A Week of Sound, Music and the Brain

Several months back a good friend Vera Brandes who is the head of music medicine research at Paracelsus Medical University in Salzburg sent me a link to an event happening at the university in our home town of Ogden, Utah. The event- The Interdisciplinary Society for Quantitative Research in Music and Medicine Inaugural Music  & Medicine Symposium.  I had heard nothing of the young organization or the event about to take place in my own backyard. I was embarrassed a friend in Austria had to bring it to my attention. It was hard to believe such an important event was being held in our field of music effects research, in Ogden, and we knew nothing of it!  

So…Once I got the news I contacted the organizer Dr. David Akombo, co-founder of the organization and Assistant Professor of Music at Weber State University. We arranged a meeting, and quickly found many synergies. In short order ABT became the main sponsor and David and I went to work to expand the one day symposium to a full week of events with a partnership between Advanced Brain Technologies, Weber State University and The Interdisciplinary Society for Quantitative Research in Music and Medicine.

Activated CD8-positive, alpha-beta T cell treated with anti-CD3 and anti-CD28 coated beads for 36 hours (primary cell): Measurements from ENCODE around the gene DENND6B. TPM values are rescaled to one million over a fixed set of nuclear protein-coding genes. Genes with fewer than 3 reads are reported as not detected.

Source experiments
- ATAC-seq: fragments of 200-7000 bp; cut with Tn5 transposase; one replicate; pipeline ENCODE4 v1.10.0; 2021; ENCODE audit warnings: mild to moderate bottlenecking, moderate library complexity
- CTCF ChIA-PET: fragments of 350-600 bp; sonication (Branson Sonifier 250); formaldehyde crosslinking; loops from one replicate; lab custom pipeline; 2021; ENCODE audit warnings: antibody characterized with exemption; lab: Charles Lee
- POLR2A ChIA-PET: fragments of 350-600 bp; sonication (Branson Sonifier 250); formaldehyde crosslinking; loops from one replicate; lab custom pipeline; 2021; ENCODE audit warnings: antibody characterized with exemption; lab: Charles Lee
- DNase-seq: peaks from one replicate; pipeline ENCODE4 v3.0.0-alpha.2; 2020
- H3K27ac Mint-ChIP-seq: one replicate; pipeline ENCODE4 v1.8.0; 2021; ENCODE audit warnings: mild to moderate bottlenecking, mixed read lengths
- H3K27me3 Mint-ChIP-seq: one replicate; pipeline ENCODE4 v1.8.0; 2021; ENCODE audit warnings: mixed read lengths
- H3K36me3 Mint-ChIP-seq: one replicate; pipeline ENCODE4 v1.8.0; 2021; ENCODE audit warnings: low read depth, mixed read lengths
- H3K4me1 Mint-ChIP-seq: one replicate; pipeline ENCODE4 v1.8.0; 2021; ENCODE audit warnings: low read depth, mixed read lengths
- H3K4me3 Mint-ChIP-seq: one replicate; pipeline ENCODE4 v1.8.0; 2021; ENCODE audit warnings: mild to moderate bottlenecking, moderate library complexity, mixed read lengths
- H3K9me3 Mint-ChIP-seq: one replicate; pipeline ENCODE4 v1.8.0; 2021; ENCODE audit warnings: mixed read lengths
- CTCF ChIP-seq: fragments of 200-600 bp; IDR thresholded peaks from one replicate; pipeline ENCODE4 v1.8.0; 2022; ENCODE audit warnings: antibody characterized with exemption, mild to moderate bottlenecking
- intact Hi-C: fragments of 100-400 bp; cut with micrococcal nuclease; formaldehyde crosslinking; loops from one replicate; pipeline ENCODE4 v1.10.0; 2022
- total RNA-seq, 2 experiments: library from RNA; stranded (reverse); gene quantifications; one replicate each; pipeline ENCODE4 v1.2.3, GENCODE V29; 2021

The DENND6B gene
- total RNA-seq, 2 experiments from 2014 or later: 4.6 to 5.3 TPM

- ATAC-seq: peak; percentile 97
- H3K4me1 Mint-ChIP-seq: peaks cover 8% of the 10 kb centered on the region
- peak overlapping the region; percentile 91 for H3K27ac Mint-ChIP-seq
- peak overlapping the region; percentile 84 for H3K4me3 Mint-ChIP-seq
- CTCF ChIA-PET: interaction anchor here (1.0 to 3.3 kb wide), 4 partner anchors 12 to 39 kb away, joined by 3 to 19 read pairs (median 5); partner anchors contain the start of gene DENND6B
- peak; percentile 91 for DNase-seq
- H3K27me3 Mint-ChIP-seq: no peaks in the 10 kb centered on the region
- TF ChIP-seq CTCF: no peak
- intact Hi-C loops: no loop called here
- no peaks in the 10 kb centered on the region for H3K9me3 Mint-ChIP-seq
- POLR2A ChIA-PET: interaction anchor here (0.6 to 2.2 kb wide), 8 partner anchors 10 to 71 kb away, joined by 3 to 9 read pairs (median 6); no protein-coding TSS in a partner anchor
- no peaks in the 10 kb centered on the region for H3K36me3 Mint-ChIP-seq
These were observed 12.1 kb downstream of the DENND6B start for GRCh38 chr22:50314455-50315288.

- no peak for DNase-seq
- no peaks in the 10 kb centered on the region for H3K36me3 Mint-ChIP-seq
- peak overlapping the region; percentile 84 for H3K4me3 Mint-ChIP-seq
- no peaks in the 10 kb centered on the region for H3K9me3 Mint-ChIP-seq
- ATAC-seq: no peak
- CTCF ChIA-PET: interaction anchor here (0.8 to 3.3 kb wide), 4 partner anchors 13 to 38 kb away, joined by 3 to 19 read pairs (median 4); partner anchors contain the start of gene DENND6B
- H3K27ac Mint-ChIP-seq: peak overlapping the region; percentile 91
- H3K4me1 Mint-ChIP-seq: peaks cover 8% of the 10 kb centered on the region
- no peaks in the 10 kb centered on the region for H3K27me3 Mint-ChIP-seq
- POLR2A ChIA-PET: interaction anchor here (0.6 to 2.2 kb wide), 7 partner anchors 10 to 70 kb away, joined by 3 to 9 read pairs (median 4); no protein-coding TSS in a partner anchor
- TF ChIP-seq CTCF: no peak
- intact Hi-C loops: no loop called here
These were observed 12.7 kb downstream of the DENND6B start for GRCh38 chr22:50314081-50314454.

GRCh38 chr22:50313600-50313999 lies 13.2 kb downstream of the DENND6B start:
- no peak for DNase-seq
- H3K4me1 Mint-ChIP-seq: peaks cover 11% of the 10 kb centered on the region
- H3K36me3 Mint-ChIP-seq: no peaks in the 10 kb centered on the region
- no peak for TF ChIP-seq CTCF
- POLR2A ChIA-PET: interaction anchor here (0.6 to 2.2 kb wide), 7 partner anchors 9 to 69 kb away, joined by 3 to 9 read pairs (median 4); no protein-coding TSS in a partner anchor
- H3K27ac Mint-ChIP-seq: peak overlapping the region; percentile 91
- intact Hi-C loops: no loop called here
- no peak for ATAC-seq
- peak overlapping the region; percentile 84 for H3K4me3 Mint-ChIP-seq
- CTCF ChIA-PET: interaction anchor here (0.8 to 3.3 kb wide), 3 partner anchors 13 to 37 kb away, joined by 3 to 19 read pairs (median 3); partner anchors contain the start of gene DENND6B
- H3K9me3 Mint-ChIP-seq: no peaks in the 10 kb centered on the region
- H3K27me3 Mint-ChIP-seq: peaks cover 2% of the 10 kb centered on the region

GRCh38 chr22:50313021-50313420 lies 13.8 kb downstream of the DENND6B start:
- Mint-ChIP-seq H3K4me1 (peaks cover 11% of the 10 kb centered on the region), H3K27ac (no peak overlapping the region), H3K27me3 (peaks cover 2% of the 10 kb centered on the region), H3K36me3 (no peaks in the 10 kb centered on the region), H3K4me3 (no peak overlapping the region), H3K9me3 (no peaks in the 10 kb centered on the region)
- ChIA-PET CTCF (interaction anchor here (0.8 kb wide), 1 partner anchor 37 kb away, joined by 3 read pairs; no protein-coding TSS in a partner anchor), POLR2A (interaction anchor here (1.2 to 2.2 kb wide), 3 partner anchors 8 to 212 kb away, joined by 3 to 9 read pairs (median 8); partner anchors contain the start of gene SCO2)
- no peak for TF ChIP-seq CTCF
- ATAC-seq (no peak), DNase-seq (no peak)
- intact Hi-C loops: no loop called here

A Week of Sound, Music and the Brain is Five Powerful Events in ONE!

June 2-6, 2011 some of the world leaders in music medicine research will gather in Ogden, Utah along with students, musicians, educators, healthcare providers, and others interested in music and the brain.

Event highlights:

June 2- Healing at the Speed of Sound™ Workshop. A Day with Don Campbell and myself, ABT Provider Forum, and ABT Open House.

June 3- ISQRMM Inaugural Music & Medicine Symposium. Keynote address by Mark Jude Tramo of  The Institute for Music & Brain Science, research papers presented by investigators from across the world, live music performances, and a workshop I will lead on music listening therapy.